The Big East was much maligned in the preseason after exhausting the eligibility of its key players, as well as the defection of some players who left for the NBA.
But the largest league in the country once again should be one of the best, and perhaps one of the most competitive, with a chance to have more bids than any other conference.
Team to beat: Syracuse
This is a debatable argument, but the Orange do have the most talent of any team in the Big East and might have the greatest upside. The freshmen have hardly scratched the surface of their potential, notably Fab Melo. A lot of Melo's problems have been his Achilles injury.
Meanwhile, Rick Jackson has been the most consistent inside player in the conference as a double-double machine. Kris Joseph, Scoop Jardine and Brandon Triche are all fully capable of leading this team in scoring. The Orange have had their share of near-misses and the best win -- over Michigan State in Madison Square Garden -- has lost some luster thanks to the way the Spartans have played of late. But the Orange (13-0) are still finding ways to win and have some solid victories against mid-major programs that have performed well (Northern Iowa and Drexel).
Georgetown has wins at Old Dominion, over Missouri in Kansas City and at Memphis. The only loss was at Temple. The Hoyas have three of the best guards in the league in Austin Freeman, Jason Clark and Chris Wright. If the bigs continue to progress, the Hoyas might be the toughest challenger to Syracuse.
Pitt was predicted to win, and still might, but the Panthers got beat up on a bad day against Tennessee. The Panthers are one of the best teams, but lack a breakout star. Ashton Gibbs and Brad Wanamaker can all go off but they don't have that mentality to take the team on their back. Expect the Panthers to be in the race down to the last weekend, too.
Player of the year: Kemba Walker
The junior guard is one of a handful of favorites to win the national award, as well. No player has been as dominant or as needed by his team. Walker had an epic performance in Maui with 31, 30 and 29 points on three successive days to win the Invitational. The latter two came against Michigan State and Kentucky. His high mark came against Vermont before that trip with 42 points. While Alex Oriakhi is a near-double-double performer (11.3 ppg and 9.9 rpg), the Huskies' role players are still searching for consistency. Walker could lead the Huskies to a potential Big East title, but that seems a bit far-fetched. He can do only so much. So don't be surprised to see the Huskies finish anywhere from third to sixth, but still a solid seed in the NCAAs.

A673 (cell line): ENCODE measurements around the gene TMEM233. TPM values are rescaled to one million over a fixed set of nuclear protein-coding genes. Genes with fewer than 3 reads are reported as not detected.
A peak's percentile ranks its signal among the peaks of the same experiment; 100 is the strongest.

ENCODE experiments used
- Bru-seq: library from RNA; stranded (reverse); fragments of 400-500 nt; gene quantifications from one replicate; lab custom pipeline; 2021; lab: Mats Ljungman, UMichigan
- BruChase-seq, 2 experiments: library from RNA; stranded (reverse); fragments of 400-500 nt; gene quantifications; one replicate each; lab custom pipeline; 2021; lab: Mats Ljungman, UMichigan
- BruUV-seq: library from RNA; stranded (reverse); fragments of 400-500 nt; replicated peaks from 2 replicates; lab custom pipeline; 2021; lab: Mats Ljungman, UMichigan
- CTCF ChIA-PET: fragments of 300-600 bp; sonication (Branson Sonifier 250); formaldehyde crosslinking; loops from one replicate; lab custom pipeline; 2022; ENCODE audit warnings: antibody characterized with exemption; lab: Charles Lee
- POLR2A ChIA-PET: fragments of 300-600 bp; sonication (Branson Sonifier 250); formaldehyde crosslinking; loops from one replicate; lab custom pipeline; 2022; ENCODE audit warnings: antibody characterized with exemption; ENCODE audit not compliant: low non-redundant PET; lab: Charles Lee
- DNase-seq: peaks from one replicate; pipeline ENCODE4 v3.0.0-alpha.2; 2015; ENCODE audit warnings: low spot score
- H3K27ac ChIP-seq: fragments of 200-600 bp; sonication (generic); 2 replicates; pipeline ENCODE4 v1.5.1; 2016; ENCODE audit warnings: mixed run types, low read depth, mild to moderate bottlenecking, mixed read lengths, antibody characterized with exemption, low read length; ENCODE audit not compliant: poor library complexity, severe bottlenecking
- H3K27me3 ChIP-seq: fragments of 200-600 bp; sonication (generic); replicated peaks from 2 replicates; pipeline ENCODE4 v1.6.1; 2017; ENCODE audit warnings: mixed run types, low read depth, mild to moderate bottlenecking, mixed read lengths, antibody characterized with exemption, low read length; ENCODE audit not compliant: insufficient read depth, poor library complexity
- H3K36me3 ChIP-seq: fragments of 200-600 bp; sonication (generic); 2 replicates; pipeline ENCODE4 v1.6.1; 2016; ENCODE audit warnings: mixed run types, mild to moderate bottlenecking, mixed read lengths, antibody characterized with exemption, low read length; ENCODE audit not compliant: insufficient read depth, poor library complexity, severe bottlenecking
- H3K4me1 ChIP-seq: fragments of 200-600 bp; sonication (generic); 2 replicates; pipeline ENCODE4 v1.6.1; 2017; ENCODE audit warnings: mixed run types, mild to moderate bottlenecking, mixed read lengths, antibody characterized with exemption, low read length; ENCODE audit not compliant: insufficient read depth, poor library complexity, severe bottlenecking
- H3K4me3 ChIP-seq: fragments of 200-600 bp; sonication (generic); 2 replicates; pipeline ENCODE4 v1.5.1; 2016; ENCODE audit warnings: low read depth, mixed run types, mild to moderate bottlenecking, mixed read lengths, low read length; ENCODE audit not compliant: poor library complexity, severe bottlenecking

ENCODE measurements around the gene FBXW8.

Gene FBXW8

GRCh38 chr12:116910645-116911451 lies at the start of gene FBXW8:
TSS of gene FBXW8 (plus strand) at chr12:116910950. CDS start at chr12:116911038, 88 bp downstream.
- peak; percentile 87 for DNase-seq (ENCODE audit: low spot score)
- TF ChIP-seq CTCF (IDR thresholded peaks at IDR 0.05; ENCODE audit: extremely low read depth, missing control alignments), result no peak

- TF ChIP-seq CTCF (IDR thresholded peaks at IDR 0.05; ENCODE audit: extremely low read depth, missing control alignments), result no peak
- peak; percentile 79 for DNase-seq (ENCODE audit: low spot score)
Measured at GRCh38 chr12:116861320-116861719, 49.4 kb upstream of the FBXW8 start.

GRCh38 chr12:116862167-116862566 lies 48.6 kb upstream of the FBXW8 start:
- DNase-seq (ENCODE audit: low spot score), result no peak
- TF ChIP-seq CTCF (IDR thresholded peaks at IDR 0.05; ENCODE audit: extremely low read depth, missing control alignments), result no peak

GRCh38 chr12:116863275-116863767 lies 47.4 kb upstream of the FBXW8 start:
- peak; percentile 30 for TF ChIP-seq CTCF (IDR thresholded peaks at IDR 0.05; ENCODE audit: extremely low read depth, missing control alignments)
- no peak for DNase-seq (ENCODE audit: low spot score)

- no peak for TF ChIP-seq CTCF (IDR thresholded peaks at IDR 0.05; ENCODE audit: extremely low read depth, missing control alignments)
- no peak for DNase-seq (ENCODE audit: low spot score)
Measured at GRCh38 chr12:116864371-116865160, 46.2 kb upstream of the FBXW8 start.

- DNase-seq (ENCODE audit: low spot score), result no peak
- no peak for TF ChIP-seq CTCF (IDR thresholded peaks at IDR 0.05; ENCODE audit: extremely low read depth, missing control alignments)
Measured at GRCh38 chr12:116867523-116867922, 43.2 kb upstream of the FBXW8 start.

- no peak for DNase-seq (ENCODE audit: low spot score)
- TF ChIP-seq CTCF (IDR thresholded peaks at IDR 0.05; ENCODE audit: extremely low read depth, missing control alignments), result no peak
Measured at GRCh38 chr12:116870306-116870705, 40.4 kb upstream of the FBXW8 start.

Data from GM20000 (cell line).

Early surprise: Louisville
The Cards are getting sensational play out of Peyton Siva and Preston Knowles and have one blemish: a home loss to Drexel. Louisville hasn't been truly tested outside the KFC Yum! Center except for a win over Western Kentucky in Bowling Green, Ky. Beating UNLV at home was the best win for the Cards, followed by Butler. Playing Kentucky next will be a strong indicator as well. Still, the Cards are a good watch for the most part, and Rick Pitino has them primed to be possible NCAA-bid contenders.
Staying power: Villanova and Notre Dame, for different reasons
Nova will be a title contender because of the play on the perimeter of Corey Fisher, Corey Stokes and Maalik Wayns. But the Irish also have as much balance as any team in the league. Tim Abromaitis and Ben Hansbrough can shoot Notre Dame to plenty of wins in the Big East. Hansbrough also brings a bit more toughness to this team.
The big unknown: Cincinnati
The Bearcats were one of a handful of teams remaining undefeated at 12-0. They beat Dayton, Wright State, Oklahoma and at Miami (Ohio). Does that do much for you? Well, it shows they can win games away from home and beat teams they're supposed to beat. Dion Dixon and Yancy Gates are a solid 1-2 punch for the Bearcats. And, most importantly, they are confident going into the Big East.
The biggest question: West Virginia
The Mountaineers are 8-2, losing at Miami and to Minnesota in Puerto Rico. Neither of those losses should be cause for concern. But there is still something missing here. They haven't had that breakout performance from Kevin Jones that makes you convinced he's a star.
Casey Mitchell shot well and put up major numbers in Puerto Rico, but then his minutes were erratic again as coach Bob Huggins still hasn't totally embraced the enigmatic Mitchell.
Guards Darryl Bryant and Joe Mazzulla should be better leaders than they've been at times this season. And the Mountaineers can't get consistent play out of the post and Deniz Kilicli. This team still could finish in the top three in the Big East or, more likely now, in that muddled middle.
Scrappiest teams: Marquette, St. John's and Rutgers